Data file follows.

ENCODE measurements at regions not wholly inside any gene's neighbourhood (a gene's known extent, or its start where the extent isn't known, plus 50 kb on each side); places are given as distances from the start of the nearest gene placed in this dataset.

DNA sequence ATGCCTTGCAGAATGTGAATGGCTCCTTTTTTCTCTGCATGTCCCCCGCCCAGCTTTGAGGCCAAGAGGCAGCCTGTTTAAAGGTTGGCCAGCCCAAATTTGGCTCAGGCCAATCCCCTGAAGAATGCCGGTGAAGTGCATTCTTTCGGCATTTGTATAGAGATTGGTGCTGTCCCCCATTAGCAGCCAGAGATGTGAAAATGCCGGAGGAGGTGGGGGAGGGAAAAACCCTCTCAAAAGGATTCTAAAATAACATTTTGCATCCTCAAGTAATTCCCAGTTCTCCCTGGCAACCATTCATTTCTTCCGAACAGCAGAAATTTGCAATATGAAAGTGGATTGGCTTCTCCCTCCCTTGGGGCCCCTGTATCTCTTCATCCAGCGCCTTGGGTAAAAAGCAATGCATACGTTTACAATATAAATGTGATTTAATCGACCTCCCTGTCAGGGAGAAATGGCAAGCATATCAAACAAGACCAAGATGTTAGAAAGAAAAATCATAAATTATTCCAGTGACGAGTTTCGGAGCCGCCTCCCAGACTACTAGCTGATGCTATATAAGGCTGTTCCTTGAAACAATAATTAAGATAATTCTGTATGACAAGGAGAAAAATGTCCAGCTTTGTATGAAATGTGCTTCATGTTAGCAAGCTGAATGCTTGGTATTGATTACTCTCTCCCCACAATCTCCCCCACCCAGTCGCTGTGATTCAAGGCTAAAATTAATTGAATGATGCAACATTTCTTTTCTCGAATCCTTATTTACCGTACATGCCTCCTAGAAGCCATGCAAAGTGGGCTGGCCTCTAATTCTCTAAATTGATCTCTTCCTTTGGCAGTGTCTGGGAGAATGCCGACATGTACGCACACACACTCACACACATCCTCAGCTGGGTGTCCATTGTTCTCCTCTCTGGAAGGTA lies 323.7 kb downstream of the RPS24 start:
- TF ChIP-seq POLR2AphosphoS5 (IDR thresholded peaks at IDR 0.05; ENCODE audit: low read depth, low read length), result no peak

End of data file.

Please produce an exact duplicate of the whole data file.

ENCODE measurements at regions not wholly inside any gene's neighbourhood (a gene's known extent, or its start where the extent isn't known, plus 50 kb on each side); places are given as distances from the start of the nearest gene placed in this dataset.

DNA sequence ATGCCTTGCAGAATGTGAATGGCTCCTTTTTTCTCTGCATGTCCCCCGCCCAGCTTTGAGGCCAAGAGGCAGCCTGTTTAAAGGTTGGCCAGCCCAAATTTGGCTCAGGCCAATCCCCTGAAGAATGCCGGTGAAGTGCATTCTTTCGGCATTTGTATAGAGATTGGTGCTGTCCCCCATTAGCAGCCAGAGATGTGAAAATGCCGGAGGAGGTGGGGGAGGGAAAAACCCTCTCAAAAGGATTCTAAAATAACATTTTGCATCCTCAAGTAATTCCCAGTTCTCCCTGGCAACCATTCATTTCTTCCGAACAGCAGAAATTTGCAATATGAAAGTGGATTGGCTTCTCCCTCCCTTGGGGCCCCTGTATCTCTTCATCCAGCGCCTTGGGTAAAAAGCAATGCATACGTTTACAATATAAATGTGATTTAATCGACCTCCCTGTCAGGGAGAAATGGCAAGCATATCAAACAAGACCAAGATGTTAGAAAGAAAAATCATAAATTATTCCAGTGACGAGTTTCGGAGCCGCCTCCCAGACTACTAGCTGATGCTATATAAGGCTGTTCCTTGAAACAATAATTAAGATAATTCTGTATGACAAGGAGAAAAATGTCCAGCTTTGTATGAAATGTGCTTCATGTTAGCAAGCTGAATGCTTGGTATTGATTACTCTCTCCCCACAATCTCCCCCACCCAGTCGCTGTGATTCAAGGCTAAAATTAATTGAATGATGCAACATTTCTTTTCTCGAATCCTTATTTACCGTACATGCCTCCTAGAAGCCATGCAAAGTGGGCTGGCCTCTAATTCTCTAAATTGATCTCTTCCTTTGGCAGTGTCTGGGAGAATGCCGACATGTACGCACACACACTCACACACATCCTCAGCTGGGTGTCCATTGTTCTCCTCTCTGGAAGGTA lies 323.7 kb downstream of the RPS24 start:
- TF ChIP-seq POLR2AphosphoS5 (IDR thresholded peaks at IDR 0.05; ENCODE audit: low read depth, low read length), result no peak